The Gloomiest Sunset in the World: Carbon 12 opens an exhibition of works by Amir Khojaesteh

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The Gloomiest Sunset in the World: Carbon 12 opens an exhibition of works by Amir Khojaesteh
Amir Khojasteh, Three Holy Heads #4, 2019. Oil on canvas, 196 x 145 cm.

by Katrina Kufer

DUBAI.- It’s a Neo-expressionist trip that Iranian Amir Khojaesteh’s newest series The Gloomiest Sunset in the World takes viewers on—an ominously tinted journey through thick layers of gestural paint strokes that reference Georg Baselitz, Willem de Kooning or Edvard Munch. But his influences are treated with a twisted humour and jaded nonchalance that suggests that if these portraits had sound, it’d be of muted laughter bouncing within a sound-warped chamber.

Real characters and historical artworks— notorious dictators, Warhol’s screen-printed bovine and Matisse’s compositional equilibrium—serve as first- and second-hand resources recontextualised into absurdity. Intentional ‘bad painting’ is as central to Khojasteh’s practice as prismatic colour, which he manipulates to emphasise expression over the finesse of the graphic design and illustration fields that he worked within previously. It may appear that the alternately bulbous, stretched and whiplashed visages are impulsively subjective and removed from academic or intellectual deconstruction, but his methodology is acute: Khojasteh draws until he mimetically reproduces the image in his mind. These hyperbolised faces in sweeping, inertia-ridden flashes are not artistic whim, rather, studied exercises in a skilled dichotomy of composing caricatures without the innocence—reinforced by that use of hue. Those dark blues, yellows and rich reds read sallow or chaotic, but without frailty.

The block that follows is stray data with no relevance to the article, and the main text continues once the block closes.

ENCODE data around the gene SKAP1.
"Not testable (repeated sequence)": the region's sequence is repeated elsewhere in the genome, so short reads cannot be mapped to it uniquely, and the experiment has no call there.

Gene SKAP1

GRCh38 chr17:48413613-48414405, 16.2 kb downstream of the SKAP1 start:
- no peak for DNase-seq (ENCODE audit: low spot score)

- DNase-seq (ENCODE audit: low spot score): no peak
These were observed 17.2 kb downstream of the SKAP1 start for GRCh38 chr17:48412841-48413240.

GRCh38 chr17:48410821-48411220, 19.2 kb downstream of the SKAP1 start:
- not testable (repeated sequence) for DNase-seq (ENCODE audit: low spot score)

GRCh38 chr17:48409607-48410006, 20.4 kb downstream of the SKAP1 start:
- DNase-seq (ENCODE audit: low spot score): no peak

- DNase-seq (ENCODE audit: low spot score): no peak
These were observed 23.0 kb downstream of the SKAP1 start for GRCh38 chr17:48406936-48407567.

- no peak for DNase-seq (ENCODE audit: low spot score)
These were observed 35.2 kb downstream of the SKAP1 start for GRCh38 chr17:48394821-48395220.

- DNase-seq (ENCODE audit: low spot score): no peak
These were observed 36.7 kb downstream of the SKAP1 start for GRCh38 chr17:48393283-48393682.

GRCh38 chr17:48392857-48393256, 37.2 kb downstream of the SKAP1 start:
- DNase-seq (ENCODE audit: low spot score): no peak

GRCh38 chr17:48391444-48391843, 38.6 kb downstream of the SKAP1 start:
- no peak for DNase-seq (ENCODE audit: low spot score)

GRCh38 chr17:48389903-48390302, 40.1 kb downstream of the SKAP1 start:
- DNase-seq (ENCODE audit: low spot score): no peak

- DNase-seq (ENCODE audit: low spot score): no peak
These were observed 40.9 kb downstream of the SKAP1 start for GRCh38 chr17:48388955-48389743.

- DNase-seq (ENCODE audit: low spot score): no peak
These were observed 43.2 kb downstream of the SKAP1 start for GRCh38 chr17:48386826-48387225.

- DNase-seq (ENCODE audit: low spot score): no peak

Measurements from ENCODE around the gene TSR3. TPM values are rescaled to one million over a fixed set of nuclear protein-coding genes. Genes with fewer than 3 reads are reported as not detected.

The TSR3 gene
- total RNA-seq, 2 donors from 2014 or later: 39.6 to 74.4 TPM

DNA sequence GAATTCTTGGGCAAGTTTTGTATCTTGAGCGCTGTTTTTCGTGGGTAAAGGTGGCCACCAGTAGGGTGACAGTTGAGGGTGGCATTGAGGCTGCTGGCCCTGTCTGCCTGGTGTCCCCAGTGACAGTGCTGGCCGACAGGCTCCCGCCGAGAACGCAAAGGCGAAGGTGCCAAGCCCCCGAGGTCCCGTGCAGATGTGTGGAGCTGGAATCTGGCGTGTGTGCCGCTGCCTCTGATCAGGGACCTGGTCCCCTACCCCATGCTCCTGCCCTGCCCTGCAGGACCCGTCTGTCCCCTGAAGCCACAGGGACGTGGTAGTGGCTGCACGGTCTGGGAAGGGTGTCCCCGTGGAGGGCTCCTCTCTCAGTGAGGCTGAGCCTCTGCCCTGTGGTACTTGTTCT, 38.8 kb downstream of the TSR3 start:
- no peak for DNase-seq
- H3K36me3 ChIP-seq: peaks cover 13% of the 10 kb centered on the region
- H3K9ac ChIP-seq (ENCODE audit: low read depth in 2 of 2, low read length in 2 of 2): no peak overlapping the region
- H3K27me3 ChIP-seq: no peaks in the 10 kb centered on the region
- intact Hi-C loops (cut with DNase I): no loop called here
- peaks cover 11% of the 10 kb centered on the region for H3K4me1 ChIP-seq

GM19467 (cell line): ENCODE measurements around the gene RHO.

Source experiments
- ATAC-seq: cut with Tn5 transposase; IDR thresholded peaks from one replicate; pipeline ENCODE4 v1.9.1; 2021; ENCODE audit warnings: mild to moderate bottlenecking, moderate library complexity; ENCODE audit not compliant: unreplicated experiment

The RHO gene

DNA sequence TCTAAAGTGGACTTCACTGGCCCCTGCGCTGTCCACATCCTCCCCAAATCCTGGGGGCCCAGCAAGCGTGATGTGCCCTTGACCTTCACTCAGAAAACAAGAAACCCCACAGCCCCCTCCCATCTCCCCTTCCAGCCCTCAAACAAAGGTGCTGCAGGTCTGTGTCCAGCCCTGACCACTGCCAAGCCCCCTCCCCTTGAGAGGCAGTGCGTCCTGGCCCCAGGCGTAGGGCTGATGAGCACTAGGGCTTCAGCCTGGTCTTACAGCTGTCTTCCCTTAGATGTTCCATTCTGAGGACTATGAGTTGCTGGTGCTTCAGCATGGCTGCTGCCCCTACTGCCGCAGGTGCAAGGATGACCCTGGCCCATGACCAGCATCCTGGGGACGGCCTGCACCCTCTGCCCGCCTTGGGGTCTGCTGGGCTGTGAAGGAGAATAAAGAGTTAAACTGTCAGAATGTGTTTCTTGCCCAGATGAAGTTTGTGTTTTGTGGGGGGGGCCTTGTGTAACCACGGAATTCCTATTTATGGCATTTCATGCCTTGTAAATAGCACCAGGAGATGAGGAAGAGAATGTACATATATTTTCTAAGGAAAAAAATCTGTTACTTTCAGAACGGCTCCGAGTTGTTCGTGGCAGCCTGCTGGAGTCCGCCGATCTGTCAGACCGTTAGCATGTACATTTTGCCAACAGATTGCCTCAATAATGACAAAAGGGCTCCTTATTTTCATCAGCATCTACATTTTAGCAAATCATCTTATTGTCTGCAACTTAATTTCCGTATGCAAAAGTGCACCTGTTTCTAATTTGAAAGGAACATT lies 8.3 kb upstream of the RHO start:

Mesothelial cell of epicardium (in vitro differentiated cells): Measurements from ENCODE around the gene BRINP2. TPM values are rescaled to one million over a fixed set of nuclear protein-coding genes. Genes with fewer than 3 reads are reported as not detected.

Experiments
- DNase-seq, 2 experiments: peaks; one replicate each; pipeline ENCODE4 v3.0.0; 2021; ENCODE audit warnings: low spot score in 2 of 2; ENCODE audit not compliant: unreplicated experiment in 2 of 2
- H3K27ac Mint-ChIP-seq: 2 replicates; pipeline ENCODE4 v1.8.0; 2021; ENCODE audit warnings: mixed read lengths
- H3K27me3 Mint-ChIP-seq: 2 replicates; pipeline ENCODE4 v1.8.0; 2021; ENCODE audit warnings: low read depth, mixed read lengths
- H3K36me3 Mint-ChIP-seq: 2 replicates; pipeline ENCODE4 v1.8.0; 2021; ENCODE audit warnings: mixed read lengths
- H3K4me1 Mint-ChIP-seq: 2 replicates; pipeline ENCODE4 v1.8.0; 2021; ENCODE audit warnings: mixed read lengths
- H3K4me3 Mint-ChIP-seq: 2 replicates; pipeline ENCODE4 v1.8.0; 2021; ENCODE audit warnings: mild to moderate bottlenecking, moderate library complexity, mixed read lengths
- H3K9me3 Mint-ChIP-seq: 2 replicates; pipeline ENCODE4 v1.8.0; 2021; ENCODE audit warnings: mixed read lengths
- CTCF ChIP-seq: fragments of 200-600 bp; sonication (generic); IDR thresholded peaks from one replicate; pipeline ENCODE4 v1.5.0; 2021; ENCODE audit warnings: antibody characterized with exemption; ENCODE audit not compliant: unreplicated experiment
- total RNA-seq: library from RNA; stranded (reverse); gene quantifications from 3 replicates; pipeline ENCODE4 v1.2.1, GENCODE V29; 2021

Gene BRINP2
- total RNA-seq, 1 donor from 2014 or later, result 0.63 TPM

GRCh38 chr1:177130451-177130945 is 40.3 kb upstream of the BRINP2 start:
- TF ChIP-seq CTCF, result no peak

Following a global refocus on classical portraiture, Khojasteh’s works pay homage to tradition through fleshy satire. Zany, political, phantasmagoric, historic and unavoidably relevant, his body of work engages multiple faculties and epochs, distorted just enough that the line between fantasy and reality leaves viewers in a delicately malevolent twilight zone. Khojasteh prefers the uncanny over exposing inner-workings and objective truths. Instead, he proposes ambiguous alternatives where minds tinker with portraiture as a vehicle to capture subjective interpretations of history, media and the now. It is an opportunity to depict candid opinions without words, a safe space where oscillating jest, dejection and antagonism represent the human condition as a combination of anarchy and fatigue. Not unlike the mixed, contradictory feelings that a sunset induces, which in Persian culture denotes a dualistic moment of sadness and suspension. Khojasteh’s paintings, born of this heritage, embody what he considers humanity’s transformation into comedic tragedy. The Gloomiest Sunset in the World, indeed

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